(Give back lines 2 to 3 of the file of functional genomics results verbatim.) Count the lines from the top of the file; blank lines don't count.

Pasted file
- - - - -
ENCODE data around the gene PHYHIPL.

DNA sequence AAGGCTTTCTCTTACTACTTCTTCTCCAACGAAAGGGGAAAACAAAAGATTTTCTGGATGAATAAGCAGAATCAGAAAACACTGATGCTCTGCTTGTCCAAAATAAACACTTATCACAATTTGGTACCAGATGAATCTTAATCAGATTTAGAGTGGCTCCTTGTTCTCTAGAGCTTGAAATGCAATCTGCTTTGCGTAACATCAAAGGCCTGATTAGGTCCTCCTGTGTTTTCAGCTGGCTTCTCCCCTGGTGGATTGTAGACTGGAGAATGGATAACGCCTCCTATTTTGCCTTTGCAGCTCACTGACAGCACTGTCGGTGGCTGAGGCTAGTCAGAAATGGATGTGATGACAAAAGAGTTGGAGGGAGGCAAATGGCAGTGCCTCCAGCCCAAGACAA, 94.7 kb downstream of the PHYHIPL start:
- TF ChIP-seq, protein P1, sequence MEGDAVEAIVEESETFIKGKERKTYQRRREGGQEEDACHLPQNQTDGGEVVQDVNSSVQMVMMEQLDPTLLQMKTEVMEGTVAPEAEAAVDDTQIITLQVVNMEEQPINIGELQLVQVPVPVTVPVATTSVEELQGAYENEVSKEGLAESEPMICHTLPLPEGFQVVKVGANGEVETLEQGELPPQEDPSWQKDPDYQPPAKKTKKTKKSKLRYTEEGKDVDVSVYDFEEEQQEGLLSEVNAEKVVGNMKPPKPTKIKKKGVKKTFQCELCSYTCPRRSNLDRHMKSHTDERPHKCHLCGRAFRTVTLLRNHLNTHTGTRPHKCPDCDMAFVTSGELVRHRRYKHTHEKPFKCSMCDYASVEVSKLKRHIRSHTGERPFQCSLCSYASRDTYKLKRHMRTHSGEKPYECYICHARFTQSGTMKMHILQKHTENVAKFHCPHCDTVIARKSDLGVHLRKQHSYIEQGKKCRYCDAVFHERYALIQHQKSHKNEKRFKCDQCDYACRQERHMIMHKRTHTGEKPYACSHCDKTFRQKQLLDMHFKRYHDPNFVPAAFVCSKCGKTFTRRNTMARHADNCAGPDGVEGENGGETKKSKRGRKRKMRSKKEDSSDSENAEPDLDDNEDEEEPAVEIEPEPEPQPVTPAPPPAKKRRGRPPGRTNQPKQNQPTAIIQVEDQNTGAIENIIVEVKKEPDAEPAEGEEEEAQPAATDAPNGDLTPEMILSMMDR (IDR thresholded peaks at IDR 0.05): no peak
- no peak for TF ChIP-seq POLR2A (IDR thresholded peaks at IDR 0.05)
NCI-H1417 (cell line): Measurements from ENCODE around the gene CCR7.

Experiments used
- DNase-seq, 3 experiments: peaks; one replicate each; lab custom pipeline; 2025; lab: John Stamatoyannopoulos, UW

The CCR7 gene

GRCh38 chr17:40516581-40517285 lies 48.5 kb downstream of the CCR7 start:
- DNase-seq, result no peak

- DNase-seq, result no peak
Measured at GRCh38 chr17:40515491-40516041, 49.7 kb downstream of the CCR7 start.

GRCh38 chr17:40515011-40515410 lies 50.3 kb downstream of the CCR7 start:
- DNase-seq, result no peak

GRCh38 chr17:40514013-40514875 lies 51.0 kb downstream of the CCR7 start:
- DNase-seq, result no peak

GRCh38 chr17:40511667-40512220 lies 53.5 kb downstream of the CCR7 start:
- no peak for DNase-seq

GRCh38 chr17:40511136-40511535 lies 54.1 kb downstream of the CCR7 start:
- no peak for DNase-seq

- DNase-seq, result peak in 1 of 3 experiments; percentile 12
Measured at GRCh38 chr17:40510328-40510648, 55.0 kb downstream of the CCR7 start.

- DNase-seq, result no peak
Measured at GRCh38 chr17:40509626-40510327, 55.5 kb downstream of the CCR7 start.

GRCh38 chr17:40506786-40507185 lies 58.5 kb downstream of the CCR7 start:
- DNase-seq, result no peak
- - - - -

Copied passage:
DNA sequence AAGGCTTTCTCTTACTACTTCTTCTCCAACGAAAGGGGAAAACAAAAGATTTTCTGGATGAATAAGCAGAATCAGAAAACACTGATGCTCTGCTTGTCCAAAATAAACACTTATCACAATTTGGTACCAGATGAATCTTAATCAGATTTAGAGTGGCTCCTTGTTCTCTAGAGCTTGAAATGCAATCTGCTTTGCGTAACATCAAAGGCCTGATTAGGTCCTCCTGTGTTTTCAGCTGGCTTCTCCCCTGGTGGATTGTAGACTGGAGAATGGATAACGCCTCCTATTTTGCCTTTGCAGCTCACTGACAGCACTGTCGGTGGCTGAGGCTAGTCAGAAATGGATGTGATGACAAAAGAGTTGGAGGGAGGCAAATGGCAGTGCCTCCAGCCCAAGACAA, 94.7 kb downstream of the PHYHIPL start:
- TF ChIP-seq, protein P1, sequence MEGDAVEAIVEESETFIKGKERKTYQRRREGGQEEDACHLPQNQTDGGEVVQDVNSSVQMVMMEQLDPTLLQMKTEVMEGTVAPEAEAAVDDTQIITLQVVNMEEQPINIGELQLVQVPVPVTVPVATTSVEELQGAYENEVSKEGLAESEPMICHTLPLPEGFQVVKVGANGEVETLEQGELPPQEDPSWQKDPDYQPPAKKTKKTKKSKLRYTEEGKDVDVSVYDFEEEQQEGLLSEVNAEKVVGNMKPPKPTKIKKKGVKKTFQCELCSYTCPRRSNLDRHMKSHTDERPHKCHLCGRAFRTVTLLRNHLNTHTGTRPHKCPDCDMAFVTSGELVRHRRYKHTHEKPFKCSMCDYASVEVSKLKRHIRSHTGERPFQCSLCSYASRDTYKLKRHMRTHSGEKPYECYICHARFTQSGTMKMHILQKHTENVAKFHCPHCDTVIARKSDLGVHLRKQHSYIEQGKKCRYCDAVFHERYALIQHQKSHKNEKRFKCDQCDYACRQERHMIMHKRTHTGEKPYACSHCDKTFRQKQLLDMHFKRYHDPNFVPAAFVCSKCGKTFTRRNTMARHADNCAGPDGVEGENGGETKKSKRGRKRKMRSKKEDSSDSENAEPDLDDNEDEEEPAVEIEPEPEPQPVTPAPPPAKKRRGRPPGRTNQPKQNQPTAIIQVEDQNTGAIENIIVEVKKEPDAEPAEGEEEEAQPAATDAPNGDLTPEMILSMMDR (IDR thresholded peaks at IDR 0.05): no peak